Indira Lakshmanan, the Newmark chair in journalism ethics at The Poynter Ethics, explained that news organizations need to do a better job of deciphering different types of articles on their platforms in promoting better news literacy, using The Washington Post’s website as an example for other news organizations to look to. 

“The Washington Post is a great example, of clicking – you hover with your mouse over any story and you can immediately see that’s analysis, that is opinion, that is news. You see what it is. We need to make it easy to say this is why you should trust us: we’re transparent, here are our tools and be honest about whatever it is you’re doing,” she added. 

According to New York University journalism professor Jay Rosen, the relationship between news production and distribution has become disjointed. Social media has divided news organizations from their audiences, making it hard for those who produce news to meaningfully engage and reach their audiences. 

“I think producers of news have to start forming strong relationships with the people that value their product, because they believe in the value of what you do and they understand how it differs from other forms of chatter,” he said. “You always have to have a strong, clear vision of where you’re going next.”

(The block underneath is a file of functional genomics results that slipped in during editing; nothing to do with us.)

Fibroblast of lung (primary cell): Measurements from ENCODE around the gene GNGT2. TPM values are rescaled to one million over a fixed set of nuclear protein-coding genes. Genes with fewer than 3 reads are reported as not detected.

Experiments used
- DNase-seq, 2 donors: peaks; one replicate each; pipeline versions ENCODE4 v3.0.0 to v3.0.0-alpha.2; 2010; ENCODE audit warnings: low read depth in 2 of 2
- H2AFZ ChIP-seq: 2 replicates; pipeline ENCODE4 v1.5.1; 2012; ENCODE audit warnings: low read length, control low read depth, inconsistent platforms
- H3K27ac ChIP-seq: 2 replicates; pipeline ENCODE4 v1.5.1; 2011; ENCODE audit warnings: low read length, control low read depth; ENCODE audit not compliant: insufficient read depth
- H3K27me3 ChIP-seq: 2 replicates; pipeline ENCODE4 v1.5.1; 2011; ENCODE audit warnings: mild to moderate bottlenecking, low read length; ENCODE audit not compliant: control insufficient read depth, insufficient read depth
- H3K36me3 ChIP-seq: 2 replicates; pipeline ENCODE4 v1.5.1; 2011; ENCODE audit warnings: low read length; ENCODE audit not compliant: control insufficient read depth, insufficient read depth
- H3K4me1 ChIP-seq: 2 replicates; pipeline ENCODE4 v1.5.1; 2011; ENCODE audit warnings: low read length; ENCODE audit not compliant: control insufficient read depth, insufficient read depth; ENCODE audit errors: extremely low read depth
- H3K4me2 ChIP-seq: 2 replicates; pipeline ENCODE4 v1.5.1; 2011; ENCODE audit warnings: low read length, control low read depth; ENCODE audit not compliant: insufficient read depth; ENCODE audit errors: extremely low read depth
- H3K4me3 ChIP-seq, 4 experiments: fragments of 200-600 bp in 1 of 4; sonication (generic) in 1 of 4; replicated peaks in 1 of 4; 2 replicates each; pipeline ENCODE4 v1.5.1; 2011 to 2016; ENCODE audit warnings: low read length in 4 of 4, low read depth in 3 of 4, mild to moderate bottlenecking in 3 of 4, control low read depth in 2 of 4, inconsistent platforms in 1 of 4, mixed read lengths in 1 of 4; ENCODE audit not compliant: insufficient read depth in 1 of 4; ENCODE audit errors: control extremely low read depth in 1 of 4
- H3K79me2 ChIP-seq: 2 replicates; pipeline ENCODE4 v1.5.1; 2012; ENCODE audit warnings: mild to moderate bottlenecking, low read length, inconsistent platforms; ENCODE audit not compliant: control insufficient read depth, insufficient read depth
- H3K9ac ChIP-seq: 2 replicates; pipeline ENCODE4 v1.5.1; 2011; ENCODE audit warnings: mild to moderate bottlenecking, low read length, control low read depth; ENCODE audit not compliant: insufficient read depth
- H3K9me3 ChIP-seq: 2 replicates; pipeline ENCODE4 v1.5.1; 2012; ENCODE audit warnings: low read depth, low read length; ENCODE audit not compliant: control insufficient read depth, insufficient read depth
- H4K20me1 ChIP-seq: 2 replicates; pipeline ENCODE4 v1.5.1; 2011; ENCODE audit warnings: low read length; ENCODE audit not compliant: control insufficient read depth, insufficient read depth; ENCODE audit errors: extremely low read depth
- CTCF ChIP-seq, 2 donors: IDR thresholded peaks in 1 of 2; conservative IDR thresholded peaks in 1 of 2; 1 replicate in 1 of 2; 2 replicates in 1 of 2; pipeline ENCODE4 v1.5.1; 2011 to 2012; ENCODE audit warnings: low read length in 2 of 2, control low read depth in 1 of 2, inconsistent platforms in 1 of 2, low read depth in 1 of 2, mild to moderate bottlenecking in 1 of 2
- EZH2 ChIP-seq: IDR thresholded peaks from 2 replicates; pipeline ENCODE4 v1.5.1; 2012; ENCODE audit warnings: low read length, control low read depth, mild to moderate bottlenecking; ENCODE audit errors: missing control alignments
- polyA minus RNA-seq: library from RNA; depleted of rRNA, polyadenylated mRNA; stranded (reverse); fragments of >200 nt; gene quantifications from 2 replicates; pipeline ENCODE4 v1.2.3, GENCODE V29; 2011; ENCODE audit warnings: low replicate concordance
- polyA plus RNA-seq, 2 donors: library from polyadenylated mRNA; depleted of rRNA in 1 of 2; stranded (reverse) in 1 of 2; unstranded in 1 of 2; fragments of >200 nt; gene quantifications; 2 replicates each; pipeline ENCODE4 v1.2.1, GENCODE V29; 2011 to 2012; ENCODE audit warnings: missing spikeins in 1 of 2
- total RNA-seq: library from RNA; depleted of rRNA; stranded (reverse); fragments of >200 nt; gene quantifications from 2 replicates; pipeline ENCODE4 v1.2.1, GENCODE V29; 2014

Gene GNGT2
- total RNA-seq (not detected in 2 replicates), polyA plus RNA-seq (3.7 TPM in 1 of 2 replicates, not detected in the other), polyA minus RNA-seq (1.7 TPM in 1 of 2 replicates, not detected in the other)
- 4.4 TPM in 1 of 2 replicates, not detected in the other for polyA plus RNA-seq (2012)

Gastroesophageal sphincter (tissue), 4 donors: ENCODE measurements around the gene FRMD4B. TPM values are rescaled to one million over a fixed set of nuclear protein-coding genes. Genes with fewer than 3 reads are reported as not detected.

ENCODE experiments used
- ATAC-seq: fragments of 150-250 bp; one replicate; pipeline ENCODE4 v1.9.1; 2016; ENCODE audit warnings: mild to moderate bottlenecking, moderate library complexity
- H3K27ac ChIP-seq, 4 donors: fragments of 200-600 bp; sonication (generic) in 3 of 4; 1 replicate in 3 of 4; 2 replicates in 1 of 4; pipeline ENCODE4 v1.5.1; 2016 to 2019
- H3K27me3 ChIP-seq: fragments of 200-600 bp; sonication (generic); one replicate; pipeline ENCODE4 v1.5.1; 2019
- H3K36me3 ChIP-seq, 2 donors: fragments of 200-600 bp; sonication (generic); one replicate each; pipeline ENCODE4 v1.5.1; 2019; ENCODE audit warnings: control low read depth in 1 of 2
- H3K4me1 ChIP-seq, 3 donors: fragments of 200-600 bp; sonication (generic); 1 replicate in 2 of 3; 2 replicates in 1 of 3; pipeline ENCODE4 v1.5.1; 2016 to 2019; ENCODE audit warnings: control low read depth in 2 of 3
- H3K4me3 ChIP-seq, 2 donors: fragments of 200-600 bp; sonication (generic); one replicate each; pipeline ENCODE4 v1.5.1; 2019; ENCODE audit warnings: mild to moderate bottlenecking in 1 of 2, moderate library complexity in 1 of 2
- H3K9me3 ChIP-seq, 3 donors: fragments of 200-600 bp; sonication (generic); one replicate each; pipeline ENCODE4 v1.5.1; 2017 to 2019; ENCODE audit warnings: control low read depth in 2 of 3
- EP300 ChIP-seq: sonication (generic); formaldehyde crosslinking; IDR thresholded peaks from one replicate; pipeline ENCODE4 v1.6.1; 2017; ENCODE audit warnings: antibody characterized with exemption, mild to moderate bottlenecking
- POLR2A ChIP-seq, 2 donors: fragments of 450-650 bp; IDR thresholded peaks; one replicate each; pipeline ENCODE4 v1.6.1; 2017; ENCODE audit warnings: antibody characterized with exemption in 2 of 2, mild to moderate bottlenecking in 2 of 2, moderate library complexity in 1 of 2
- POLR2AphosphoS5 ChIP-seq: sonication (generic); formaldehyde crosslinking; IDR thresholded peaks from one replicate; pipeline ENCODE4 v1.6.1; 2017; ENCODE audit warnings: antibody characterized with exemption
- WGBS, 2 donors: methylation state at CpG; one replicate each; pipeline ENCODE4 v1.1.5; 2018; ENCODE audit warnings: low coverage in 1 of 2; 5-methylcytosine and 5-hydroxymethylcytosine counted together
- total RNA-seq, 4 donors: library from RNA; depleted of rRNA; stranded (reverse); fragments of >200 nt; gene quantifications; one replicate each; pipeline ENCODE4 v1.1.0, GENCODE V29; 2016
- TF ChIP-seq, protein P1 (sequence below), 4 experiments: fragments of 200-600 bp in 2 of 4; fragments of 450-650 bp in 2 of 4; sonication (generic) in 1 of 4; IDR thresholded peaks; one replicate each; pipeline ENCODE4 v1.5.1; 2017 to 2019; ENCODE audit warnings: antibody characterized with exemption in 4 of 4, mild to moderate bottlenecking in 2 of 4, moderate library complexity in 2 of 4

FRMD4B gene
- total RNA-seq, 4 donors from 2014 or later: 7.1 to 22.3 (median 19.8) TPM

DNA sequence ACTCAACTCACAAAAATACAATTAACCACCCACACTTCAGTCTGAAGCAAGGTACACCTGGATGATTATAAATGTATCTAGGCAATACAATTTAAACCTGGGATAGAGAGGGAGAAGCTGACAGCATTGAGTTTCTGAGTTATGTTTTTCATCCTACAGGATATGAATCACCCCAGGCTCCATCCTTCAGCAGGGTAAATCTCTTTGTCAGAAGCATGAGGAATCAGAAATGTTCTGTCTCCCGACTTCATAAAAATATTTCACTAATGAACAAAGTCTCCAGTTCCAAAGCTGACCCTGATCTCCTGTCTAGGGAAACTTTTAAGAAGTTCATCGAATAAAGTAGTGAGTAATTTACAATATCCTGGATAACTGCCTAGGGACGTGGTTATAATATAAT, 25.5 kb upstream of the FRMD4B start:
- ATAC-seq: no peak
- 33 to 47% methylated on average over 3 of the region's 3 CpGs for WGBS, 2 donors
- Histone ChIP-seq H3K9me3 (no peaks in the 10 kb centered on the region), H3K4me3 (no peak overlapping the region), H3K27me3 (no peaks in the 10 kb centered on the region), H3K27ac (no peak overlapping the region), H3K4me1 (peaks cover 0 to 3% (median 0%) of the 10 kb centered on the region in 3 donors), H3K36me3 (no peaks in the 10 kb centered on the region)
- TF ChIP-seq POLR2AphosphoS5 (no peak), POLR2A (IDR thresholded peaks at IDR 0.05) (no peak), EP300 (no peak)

“The core of the study showed that the American public still believes that the news media is important for democracy,” Editor-in-Chief of Gallup, Inc. Frank Newport said. (Caroline Vakil/MNS)“There’s tremendous investigative and enterprise reporting that is taking place in cities across America, and we need to further improve the flow of accurate information and strong reporting going forward,” Jennifer Preston, vice president of journalism at the John S. and James L. Knight Foundation, said. (Caroline Vakil/MNS)“The question is what do we pay attention to - that’s the real challenge of covering this presidency. There’s a constant blizzard of information coming out of the White House daily, so how do you decide what information is the most important to relay to the public?” PBS NewsHour anchor Judy Woodruff said. (Caroline Vakil/MNS)“We’ve been covering this presidency in a nonstop cycle and the challenge for reporters is to be able to paint a picture that says, ‘you decide what’s right and what’s wrong’ and not get mired by the tweet of the hour” Fox News anchor Bret Baier said. (Caroline Vakil/MNS)“What we’re trying to do is provide people with information not affirmation” Editor-In-Chief of The Weekly Standard Stephen Hayes said. (Caroline Vakil/MNS)“We did a Poynter media trust survey specifically looking at polarization and what people thought about the media and found that the rise of partisan media has fed the lack of distrust especially on cable news shows” Indira Lakshmanan, Newmark Chair in Journalism Ethics at The Poynter Institute, said. (Caroline Vakil/MNS)"If you really work with integrity and you’re accountable, people will find that out and trust your reporting," April Ryan, Washington Bureau Chief and White House correspondent at American Urban Radio Networks, said. (Caroline Vakil/MNS)BuzzFeed Media Editor Craig Silverman described what fake news initially meant for him: A story that was 100 percent false, intended to deceive, and was financially driven. (Caroline Vakil/MNS)IMG_9069IMG_9098